An Interview With Robin Kay Lord, Esq.

Robin Kay Lord

Robin Kay Lord, Esq.

210 S. Broad St. Ste B

Trenton, NJ 08608

(609) 393-4499

notguiltyy@aol.com

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MBA:  What originally prompted you to pursue a career in law? 

I was always intrigued by the detective work in solving crimes at an early age. Columbo was my hero. When I found out that detectives are cops that carry guns, being afraid of guns, the only logical career was a criminal defense attorney for me. 

MBA:  Tell me a little bit about your background in law and your current legal practice? 

The first decade of my career I was a public defender in New Jersey. In 1996, I opened my own practice, concentrating on criminal defense work. I am also lead trial counsel in civil rights and wrongful death cases with another firm. I find these two to be a nice compliment, allowing me to correct the wrongs that my clients and their families have suffered in both the criminal justice system and the civil justice system.  

MBA:  In your career, what aspects of working on the defense side have you enjoyed? 

I enjoy working with forensic experts that teach me the forensic sciences. This allows me the opportunity to show the jurors the limitations of such evidence, giving them the tools to acquit my clients. 

MBA:  In your opinion, what are the key issues with DNA analysis in criminal matters at present?  

In New Jersey the local crime lab employs some forensic analysts that are both uneducated and inexperienced who testify with such a broad brush on the science of DNA. If the attorney is equally inexperienced in the area, they will be easily defeated by these witnesses in trial. For example, an irrelevant and irresponsible statement by the analyst that “no two people have the same DNA” will be enough to convince a jury to convict regardless if the statistical numbers are 1 in 100 or 1 in 86 quintillion.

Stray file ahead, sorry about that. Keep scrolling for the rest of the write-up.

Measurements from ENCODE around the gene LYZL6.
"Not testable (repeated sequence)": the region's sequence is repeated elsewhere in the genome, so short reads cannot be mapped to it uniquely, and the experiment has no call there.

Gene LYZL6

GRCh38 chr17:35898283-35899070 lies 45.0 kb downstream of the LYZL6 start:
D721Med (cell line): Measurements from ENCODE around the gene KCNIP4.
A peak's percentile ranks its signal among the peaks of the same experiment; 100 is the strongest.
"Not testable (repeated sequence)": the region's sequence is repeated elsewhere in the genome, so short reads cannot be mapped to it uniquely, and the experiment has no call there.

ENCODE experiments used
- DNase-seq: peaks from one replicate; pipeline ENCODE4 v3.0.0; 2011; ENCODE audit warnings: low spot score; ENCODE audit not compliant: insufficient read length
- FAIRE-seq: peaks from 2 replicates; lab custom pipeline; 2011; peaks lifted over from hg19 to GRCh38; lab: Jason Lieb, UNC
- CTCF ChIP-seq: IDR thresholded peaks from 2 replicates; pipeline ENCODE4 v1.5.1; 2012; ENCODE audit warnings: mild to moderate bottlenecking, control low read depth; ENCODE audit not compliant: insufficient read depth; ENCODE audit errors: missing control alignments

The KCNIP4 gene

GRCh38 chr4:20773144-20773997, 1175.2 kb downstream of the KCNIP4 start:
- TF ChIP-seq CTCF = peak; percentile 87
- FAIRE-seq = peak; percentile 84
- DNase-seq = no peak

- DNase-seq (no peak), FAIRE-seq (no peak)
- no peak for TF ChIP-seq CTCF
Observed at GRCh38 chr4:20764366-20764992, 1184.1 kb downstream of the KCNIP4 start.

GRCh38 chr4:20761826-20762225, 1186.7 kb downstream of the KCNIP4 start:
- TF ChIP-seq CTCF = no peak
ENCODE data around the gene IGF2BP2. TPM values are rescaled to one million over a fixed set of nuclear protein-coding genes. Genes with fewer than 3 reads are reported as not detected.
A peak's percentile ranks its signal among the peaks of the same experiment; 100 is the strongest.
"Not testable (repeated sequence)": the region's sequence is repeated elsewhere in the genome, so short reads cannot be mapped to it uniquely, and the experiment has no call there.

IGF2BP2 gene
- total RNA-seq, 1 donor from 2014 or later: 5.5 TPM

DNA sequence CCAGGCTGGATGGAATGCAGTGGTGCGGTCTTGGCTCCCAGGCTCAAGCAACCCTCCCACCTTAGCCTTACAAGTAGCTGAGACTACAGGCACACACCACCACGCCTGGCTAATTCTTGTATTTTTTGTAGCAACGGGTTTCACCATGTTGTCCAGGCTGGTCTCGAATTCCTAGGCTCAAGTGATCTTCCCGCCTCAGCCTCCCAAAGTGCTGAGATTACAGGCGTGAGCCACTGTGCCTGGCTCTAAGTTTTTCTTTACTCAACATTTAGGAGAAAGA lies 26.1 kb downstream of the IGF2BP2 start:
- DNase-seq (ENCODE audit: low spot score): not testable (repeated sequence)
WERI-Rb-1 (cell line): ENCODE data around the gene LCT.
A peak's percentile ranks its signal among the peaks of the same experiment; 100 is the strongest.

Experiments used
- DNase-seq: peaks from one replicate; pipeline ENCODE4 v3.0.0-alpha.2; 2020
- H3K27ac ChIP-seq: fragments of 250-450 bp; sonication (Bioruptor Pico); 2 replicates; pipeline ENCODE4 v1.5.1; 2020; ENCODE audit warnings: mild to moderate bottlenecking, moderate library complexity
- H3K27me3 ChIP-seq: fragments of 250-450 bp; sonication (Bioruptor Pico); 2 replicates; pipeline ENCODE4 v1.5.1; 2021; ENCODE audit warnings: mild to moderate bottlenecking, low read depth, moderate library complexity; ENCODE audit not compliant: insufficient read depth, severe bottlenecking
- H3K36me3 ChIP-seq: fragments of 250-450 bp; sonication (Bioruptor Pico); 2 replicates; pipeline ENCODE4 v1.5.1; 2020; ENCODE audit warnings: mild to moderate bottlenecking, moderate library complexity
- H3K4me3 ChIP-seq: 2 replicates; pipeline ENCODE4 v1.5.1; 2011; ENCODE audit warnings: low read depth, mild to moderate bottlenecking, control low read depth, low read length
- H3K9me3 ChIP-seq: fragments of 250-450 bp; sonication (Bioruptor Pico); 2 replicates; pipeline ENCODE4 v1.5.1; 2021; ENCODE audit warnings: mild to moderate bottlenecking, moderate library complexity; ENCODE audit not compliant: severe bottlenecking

MBA:  What do you think the overall comfort level is of the defense bar with DNA evidence? 

It has been my experience that very few defense attorneys are comfortable challenging the DNA, especially without a defense expert to testify. 

MBA:  In your opinion, is DNA evidence sometimes ‘oversold’ by prosecutors? 

I have yet to try a case where a prosecutor understood DNA and its limitations. 

MBA:  Do you see the defense as being at a disadvantage when it comes to the use of DNA in cases? 

The general public believes DNA is an exact science, and the functional equivalent of fingerprint evidence. It is imperative that the defense educate the jury as early as the opening statement that this just is not true and that it is only an exact science when it “excludes”, but when it “includes” it is meaningless and needs unreliable statistics to give it meaning. 

MBA:  As a defense attorney, what are important things to remember when dealing with DNA evidence in a jury trial? 

Always show up with Dr. Butler’s treatises highlighted and tabbed so you are ready to confront the expert. Make sure you hire an expert to be available to contact during a break or even email during the testimony, when the expert goes astray so you can get advice on reining him or her in.  

MBA: What is your biggest fear when DNA evidence is being presented to a jury?

That it will be too complicated for them to understand and that they will simply believe the results because I have been unsuccessful showing them its limitations. 

MBA:  Anything else you would like to add regarding DNA evidence in the legal system? 

Criminal defense attorneys have a duty and a responsibility to their clients to  educate themselves on DNA when DNA evidence has been tendered in a case. The ideal situation is to retain an expert to review the discovery and assist in this regard. In the event finances are in issue, apply to the public defender for ancillary services to retain an expert. If all else fails, buy all of Dr. Butler’s books out there and read, read, read. Your client has entrusted his life with you, you cannot let him down

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